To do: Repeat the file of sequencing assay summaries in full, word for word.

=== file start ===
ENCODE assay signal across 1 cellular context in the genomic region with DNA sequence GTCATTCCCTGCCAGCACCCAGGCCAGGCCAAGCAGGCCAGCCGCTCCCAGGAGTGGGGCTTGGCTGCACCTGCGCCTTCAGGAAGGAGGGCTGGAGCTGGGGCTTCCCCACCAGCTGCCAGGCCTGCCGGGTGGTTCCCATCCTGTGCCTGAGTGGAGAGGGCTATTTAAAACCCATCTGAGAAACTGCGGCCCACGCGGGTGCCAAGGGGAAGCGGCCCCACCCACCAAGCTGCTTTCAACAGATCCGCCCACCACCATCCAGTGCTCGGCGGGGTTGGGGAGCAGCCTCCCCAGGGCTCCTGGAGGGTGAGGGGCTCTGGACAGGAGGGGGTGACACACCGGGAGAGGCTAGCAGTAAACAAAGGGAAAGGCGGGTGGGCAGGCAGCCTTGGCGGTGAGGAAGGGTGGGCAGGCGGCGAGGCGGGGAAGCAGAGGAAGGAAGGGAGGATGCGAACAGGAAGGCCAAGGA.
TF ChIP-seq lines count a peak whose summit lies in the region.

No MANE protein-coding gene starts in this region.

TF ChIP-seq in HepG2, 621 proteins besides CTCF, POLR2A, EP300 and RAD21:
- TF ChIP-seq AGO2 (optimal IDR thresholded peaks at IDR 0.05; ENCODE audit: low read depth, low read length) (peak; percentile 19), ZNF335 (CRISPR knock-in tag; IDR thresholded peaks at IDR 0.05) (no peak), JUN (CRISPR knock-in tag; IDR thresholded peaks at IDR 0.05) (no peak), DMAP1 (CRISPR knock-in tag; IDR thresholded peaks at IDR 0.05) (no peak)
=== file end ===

ENCODE assay signal across 1 cellular context in the genomic region with DNA sequence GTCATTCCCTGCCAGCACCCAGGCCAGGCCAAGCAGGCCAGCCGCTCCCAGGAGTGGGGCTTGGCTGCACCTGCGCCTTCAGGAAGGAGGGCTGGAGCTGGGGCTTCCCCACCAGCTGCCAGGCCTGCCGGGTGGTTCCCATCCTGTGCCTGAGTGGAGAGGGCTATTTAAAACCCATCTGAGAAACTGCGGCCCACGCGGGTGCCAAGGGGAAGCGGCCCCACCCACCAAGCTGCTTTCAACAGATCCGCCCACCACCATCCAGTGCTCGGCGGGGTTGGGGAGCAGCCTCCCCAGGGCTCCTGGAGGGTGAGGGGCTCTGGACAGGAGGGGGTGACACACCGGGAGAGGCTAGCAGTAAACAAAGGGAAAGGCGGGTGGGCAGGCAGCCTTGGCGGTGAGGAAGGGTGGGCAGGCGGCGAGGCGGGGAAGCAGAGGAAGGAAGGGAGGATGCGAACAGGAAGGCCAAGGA.
TF ChIP-seq lines count a peak whose summit lies in the region.

No MANE protein-coding gene starts in this region.

TF ChIP-seq in HepG2, 621 proteins besides CTCF, POLR2A, EP300 and RAD21:
- TF ChIP-seq AGO2 (optimal IDR thresholded peaks at IDR 0.05; ENCODE audit: low read depth, low read length) (peak; percentile 19), ZNF335 (CRISPR knock-in tag; IDR thresholded peaks at IDR 0.05) (no peak), JUN (CRISPR knock-in tag; IDR thresholded peaks at IDR 0.05) (no peak), DMAP1 (CRISPR knock-in tag; IDR thresholded peaks at IDR 0.05) (no peak)